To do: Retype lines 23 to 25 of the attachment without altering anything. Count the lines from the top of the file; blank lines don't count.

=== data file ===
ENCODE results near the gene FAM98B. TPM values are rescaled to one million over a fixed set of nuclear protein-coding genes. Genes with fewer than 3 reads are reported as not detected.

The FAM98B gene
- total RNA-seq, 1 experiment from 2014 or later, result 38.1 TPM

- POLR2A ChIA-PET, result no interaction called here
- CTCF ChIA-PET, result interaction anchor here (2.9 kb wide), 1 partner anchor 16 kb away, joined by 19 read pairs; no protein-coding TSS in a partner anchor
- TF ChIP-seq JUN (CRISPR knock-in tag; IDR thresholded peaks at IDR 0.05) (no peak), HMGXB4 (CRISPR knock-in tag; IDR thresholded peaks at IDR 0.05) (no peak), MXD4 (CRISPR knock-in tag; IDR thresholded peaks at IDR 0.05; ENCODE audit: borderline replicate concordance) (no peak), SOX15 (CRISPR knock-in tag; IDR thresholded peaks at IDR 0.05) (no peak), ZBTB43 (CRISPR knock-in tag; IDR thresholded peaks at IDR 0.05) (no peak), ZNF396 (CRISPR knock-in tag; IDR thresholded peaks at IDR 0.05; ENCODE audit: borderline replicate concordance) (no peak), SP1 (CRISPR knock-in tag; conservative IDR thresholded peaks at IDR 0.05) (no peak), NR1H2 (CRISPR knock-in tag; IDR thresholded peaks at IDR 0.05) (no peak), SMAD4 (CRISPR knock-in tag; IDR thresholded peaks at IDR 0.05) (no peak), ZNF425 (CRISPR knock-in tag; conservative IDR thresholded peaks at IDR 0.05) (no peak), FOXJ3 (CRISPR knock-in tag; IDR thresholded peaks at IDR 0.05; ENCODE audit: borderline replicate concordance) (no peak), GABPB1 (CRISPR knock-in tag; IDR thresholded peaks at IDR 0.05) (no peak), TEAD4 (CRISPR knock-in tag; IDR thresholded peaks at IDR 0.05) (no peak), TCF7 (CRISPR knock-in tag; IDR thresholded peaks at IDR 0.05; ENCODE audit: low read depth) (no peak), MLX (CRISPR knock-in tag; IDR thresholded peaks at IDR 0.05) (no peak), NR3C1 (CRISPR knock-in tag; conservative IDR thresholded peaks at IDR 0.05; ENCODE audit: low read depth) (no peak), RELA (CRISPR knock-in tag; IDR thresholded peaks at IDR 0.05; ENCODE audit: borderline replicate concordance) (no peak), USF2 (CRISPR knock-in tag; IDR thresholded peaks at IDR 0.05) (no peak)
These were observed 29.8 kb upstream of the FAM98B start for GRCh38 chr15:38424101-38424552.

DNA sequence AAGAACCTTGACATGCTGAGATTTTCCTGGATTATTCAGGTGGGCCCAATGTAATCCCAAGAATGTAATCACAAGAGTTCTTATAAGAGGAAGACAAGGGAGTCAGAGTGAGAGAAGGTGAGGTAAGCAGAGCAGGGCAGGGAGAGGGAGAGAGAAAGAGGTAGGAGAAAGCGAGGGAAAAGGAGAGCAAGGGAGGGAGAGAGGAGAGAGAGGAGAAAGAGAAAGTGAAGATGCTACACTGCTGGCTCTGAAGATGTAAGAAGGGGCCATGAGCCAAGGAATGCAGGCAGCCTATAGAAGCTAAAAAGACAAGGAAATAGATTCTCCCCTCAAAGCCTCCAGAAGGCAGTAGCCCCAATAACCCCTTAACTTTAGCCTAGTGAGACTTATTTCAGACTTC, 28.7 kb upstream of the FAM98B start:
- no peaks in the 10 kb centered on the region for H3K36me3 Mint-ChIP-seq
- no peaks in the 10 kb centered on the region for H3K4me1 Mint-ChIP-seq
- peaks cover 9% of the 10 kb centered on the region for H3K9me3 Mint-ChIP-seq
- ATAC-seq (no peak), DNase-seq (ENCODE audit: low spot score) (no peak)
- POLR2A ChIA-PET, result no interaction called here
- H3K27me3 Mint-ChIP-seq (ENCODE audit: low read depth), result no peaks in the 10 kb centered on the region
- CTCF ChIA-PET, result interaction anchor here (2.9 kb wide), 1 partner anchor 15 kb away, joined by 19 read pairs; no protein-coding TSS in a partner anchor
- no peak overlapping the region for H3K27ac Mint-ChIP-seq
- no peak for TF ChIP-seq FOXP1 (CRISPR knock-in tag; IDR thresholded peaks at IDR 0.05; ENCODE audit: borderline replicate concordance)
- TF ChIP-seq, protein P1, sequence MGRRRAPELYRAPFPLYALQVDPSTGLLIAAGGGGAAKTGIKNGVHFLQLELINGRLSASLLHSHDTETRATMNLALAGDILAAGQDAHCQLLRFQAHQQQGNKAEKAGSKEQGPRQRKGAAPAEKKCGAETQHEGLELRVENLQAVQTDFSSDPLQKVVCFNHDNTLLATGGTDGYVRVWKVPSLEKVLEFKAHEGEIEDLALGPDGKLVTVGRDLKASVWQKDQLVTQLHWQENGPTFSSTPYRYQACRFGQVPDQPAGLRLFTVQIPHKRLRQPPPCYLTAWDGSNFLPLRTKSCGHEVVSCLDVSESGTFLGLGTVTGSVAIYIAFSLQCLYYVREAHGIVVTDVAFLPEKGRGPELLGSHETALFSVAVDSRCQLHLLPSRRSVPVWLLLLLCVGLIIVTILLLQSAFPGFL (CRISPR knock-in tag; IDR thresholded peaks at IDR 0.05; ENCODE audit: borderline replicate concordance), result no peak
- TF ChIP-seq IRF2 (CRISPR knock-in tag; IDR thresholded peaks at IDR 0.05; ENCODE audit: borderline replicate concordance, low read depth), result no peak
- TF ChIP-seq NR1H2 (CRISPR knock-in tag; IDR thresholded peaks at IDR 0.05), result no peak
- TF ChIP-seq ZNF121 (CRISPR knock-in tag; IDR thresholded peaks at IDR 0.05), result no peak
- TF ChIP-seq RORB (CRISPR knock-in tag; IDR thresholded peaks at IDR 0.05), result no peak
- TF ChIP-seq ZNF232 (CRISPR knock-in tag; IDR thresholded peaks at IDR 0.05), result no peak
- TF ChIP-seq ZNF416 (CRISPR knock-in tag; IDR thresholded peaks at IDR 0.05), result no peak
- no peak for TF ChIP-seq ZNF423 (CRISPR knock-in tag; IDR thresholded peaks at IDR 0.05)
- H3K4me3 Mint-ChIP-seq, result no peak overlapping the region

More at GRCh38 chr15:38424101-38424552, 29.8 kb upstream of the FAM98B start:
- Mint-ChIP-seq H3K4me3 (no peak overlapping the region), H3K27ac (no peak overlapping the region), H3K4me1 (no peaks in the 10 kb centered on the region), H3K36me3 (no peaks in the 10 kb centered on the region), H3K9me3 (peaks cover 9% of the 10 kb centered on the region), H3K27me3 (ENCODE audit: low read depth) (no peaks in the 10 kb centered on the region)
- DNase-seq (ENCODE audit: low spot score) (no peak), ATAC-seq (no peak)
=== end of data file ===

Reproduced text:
- TF ChIP-seq ZNF232 (CRISPR knock-in tag; IDR thresholded peaks at IDR 0.05), result no peak
- TF ChIP-seq ZNF416 (CRISPR knock-in tag; IDR thresholded peaks at IDR 0.05), result no peak
- no peak for TF ChIP-seq ZNF423 (CRISPR knock-in tag; IDR thresholded peaks at IDR 0.05)